The integument is one of the largest body organs, comprising approximately 12% of an adult dog’s body weight. The viscoelastic properties of skin are determined by the combination of its fluid viscosity and the elastic properties of the dermal proteins; collagenous, reticular and elastic fibres (Pavletic, 2003). These dermal fibres are surrounded by a mucopolysaccharide ground substance made up of hyaluronic acid and chondroitin sulfuric acid.
Understanding Wound Healing is vital to preparing a surgical approach for closure. Wound healing has been conceptually divided into several phases:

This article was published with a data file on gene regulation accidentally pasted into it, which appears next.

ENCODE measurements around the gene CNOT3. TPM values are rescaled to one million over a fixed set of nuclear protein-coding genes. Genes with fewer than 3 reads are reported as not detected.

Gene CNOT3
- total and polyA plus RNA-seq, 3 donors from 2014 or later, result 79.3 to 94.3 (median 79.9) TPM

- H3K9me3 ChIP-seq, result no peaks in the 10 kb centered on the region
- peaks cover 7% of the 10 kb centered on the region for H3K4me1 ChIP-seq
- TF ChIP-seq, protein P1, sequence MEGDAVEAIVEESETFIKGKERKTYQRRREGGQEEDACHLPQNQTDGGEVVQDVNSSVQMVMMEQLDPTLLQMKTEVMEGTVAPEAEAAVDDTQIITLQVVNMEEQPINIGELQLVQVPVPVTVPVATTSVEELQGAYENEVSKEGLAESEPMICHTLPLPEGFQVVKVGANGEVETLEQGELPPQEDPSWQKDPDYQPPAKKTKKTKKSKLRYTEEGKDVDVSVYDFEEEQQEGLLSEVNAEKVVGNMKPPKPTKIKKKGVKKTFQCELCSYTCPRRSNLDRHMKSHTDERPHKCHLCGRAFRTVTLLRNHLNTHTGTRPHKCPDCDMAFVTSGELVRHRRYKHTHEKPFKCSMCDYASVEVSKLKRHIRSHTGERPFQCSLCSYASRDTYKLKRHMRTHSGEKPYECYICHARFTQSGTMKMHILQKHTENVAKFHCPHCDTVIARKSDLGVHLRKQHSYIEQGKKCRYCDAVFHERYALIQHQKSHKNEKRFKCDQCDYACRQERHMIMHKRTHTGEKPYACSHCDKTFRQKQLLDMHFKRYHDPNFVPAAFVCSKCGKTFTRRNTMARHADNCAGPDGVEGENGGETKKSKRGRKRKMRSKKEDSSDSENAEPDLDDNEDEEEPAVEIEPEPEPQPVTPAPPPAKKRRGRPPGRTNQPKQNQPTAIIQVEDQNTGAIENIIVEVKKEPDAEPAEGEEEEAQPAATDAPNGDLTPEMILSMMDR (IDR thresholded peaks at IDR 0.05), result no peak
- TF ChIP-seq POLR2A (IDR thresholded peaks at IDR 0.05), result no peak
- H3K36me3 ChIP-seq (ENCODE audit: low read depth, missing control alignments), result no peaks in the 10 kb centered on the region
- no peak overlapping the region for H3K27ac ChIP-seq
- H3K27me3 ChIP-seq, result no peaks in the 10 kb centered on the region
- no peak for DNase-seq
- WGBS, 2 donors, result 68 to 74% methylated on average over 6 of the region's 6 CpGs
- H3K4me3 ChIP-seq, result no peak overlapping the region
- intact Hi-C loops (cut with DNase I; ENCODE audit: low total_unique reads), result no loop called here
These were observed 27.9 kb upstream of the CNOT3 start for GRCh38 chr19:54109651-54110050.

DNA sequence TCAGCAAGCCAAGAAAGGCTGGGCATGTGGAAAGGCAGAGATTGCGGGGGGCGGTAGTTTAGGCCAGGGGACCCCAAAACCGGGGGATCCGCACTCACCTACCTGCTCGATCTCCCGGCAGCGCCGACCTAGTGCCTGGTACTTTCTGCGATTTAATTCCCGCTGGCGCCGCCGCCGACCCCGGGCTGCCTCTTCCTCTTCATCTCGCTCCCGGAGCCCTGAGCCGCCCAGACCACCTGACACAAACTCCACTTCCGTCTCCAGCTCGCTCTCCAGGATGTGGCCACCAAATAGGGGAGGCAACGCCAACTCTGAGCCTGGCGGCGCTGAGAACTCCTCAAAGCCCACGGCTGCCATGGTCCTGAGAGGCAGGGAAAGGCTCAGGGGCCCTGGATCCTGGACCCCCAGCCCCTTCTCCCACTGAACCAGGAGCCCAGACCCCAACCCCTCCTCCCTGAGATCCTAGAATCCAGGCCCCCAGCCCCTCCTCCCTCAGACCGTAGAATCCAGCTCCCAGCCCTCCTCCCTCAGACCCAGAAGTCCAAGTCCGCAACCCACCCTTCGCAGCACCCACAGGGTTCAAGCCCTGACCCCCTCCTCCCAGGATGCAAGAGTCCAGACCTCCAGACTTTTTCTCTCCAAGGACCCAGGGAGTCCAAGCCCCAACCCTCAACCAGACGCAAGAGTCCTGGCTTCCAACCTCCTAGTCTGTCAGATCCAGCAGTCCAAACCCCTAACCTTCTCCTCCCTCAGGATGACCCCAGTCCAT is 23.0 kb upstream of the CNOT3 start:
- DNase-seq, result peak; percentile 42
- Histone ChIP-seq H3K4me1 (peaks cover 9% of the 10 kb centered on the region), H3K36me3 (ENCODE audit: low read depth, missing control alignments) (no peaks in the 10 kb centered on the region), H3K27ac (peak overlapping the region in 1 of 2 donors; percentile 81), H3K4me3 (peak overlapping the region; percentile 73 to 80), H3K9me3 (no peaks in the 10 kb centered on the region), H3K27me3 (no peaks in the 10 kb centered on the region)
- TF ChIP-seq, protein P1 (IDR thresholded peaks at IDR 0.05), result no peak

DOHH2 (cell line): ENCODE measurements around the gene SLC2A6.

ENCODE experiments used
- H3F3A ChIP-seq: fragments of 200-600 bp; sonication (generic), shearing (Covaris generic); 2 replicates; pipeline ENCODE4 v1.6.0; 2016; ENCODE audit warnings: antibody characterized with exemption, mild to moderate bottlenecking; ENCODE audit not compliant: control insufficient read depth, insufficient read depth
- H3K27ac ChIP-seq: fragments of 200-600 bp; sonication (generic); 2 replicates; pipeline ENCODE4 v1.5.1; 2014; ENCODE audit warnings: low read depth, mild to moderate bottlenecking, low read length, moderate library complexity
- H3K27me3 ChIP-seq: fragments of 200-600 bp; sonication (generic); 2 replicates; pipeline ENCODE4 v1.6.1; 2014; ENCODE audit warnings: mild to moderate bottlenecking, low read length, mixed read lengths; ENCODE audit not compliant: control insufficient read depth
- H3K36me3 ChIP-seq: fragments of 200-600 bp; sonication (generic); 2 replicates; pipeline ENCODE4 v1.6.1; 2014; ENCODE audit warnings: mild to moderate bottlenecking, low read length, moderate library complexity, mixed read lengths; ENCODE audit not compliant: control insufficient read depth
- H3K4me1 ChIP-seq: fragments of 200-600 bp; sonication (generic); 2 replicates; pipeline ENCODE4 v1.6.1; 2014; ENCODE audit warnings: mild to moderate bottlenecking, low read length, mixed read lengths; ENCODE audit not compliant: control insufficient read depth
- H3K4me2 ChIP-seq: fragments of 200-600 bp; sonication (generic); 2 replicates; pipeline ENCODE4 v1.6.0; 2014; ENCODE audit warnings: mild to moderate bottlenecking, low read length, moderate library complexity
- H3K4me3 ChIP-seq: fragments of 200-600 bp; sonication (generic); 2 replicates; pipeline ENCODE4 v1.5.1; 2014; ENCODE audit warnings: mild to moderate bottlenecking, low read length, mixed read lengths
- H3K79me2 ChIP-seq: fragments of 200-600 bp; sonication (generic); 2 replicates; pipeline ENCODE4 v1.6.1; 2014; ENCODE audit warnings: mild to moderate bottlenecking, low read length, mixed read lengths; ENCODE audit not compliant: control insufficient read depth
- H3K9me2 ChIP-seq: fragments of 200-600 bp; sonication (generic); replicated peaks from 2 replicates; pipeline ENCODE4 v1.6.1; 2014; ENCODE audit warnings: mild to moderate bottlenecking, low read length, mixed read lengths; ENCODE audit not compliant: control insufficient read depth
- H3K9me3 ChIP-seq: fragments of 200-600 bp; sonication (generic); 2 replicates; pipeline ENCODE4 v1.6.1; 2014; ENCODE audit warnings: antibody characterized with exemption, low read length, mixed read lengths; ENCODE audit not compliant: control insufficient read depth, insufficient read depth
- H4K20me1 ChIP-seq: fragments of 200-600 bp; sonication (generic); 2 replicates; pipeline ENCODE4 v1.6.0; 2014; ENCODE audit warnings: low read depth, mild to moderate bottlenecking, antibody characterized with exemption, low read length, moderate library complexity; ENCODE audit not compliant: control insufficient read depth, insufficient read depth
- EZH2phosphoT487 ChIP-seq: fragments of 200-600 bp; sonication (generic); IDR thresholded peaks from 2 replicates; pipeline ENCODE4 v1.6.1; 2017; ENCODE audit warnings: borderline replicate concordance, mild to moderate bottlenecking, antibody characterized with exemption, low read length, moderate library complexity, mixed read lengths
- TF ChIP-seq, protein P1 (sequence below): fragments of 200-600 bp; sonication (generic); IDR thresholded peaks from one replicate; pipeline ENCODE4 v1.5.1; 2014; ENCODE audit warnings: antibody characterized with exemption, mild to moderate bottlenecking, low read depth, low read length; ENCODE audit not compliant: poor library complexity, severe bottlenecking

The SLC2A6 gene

1. Initial response to trauma – haemorrhage, coagulation and initiation of repair process
2. Inflammatory or debridement phase – involves the initial vascular and cellular response to trauma
3. Proliferative or repair phase – incorporates the processes of angiogenesis, fibroplasia, contraction and epithelialisation
4. Maturation phase – remodeling of connective tissue. .
Ideally skin sutures should be placed only to oppose the skin edges. Ideally there should be no tension.
Relieve your tension – learn to close wounds at the VetPrac Surgical Wound Management Workshop.
To download the Surgical Wound Management Workshop Brochure click here >> https://bit.ly/1aHH3vq
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